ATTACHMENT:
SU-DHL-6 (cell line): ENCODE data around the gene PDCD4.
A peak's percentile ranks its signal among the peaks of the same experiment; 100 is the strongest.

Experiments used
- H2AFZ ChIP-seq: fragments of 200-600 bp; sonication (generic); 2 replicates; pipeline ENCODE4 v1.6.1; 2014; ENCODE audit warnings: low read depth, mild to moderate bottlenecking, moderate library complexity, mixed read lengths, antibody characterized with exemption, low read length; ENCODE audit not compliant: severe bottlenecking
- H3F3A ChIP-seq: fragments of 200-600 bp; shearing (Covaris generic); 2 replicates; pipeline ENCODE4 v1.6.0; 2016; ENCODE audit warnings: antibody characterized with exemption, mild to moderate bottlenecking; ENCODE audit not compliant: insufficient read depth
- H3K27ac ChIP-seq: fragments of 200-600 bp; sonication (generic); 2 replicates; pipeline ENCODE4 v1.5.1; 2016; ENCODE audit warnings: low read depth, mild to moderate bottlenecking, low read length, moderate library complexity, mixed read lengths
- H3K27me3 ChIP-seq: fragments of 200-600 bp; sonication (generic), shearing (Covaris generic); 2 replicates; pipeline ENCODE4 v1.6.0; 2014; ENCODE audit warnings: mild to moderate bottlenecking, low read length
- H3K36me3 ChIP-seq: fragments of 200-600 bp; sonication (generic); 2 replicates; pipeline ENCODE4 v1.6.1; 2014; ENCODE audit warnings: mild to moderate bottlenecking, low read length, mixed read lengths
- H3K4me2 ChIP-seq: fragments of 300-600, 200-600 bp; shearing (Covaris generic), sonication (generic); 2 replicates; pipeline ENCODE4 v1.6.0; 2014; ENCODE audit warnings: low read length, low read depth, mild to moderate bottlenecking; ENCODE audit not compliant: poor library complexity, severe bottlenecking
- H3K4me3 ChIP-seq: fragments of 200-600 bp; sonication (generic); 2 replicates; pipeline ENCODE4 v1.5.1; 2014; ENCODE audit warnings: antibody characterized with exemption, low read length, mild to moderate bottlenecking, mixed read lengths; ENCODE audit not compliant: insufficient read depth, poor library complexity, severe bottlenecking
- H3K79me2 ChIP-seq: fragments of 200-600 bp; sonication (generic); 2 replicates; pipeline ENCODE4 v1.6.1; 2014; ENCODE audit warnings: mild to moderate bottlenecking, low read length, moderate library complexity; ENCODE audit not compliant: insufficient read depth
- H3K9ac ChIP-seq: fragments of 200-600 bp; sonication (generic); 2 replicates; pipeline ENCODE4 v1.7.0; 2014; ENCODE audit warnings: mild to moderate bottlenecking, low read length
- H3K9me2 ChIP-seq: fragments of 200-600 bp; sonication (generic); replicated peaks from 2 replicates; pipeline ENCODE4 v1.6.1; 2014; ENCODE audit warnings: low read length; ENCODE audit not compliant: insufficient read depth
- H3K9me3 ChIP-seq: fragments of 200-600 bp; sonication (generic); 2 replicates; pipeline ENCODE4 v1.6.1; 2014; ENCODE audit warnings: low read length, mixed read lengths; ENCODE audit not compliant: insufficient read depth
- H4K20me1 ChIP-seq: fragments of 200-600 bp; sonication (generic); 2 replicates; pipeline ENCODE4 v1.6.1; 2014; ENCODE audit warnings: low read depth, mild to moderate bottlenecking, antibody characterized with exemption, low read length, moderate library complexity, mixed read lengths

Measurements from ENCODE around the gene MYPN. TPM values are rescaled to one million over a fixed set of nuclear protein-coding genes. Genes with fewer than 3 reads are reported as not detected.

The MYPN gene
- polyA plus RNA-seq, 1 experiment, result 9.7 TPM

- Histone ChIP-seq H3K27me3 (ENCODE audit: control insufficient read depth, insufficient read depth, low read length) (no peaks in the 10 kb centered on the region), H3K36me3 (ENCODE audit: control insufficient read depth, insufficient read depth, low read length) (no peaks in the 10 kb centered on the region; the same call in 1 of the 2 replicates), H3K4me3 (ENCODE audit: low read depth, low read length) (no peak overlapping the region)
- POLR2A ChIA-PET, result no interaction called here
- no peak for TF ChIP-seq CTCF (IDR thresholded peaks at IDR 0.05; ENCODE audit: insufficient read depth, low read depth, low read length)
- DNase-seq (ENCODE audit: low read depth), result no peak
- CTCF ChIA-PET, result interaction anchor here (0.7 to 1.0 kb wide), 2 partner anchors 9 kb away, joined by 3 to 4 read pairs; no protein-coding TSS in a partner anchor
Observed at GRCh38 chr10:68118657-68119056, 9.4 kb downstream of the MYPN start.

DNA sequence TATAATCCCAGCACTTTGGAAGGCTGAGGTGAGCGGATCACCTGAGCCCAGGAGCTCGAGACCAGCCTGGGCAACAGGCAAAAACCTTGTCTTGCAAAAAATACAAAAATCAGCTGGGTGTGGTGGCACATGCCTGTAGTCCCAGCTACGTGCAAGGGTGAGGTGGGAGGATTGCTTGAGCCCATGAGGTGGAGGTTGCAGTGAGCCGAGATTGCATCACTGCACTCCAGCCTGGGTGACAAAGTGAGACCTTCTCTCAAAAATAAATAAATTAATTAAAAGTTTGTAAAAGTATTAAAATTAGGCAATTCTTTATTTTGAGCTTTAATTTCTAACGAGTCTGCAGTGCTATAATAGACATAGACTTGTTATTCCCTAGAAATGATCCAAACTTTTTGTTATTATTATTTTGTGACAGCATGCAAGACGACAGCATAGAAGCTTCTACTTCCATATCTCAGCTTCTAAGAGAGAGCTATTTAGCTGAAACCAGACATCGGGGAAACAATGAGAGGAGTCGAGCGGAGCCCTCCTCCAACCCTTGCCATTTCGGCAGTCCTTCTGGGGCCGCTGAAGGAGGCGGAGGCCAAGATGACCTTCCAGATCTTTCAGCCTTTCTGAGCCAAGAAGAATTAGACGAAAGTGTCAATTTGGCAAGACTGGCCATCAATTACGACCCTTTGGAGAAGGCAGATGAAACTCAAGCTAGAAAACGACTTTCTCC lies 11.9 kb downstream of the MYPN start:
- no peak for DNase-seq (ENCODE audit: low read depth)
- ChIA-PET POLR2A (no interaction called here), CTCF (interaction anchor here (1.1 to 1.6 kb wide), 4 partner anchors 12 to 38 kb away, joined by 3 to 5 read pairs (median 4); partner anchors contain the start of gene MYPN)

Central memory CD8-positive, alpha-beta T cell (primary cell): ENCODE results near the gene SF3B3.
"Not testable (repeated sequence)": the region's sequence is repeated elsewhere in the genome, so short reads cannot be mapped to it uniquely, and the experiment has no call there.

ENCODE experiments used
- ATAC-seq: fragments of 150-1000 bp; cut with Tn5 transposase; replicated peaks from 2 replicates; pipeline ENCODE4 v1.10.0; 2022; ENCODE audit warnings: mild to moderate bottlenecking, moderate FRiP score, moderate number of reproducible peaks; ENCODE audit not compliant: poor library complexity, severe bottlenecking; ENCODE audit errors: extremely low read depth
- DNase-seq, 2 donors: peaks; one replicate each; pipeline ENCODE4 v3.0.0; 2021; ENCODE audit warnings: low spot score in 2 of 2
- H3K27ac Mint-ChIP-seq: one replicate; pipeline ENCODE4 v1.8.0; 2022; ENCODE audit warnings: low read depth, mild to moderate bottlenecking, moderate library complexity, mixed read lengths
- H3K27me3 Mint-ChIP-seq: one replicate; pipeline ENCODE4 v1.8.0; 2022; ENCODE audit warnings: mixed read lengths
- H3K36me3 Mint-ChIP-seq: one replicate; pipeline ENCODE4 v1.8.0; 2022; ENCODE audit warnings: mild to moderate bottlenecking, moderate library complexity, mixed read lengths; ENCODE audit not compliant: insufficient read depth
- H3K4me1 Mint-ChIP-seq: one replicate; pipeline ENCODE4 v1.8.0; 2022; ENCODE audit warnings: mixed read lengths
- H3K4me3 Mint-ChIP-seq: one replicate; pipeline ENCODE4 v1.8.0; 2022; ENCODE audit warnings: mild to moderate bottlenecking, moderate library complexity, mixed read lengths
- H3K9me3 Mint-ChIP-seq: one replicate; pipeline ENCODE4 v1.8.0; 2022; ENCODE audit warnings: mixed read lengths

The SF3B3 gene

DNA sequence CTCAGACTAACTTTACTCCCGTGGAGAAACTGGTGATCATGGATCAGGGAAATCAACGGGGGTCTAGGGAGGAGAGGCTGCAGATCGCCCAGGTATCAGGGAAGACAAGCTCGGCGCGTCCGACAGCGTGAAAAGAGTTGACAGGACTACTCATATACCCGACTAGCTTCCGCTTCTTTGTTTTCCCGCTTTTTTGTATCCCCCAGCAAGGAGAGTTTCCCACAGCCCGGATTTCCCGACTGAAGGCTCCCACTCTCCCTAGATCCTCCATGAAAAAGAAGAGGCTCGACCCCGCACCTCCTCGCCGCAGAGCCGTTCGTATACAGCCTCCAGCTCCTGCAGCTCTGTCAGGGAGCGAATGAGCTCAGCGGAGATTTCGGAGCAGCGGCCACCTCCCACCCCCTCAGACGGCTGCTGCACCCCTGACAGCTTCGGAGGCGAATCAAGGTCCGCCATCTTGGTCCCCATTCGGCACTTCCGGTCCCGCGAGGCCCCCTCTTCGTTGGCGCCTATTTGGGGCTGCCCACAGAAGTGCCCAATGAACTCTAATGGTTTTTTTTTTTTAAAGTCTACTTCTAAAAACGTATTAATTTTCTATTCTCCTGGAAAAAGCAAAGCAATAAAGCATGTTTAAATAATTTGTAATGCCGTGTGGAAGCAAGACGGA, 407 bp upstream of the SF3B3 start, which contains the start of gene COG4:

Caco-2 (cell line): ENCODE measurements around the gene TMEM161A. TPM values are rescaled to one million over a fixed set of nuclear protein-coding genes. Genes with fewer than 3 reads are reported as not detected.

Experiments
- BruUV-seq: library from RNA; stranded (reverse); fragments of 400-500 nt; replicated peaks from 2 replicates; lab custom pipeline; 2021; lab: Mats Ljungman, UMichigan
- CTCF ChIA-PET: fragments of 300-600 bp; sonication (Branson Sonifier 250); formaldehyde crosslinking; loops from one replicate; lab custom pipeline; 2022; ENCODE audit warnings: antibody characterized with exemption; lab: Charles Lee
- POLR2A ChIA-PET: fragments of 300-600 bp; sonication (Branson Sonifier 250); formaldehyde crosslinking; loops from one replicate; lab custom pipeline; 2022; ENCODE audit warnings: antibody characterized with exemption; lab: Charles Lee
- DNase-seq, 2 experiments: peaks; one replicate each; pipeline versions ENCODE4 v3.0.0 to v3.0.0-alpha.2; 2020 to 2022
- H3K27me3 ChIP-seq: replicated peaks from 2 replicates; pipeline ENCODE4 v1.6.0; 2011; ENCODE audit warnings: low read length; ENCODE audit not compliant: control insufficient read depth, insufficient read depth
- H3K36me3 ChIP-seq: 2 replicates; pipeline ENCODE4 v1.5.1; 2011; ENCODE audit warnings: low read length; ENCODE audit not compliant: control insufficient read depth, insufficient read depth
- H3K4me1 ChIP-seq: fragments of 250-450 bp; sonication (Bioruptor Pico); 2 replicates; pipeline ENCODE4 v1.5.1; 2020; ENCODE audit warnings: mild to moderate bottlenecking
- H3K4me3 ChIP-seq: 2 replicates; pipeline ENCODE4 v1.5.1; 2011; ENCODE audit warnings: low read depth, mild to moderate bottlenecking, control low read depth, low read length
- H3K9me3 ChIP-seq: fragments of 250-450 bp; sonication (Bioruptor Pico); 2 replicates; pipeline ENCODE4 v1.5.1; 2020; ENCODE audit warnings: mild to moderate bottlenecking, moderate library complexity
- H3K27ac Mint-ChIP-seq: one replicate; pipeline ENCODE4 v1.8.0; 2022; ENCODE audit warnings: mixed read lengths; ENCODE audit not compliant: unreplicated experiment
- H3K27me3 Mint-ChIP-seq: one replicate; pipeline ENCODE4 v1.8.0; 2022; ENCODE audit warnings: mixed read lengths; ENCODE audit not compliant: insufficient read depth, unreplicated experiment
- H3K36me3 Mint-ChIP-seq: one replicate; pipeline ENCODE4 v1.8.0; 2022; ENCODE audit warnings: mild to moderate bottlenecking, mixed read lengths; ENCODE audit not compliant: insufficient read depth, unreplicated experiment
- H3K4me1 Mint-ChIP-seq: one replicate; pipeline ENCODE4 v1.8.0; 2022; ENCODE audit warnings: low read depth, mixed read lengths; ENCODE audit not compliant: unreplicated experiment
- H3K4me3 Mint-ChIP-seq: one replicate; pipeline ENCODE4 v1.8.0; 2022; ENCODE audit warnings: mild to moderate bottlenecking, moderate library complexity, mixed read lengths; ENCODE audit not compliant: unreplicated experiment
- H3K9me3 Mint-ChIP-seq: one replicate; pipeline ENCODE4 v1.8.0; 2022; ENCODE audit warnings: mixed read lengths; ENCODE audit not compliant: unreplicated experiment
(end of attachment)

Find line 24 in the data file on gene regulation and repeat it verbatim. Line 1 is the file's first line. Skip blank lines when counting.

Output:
Observed at GRCh38 chr10:68118657-68119056, 9.4 kb downstream of the MYPN start.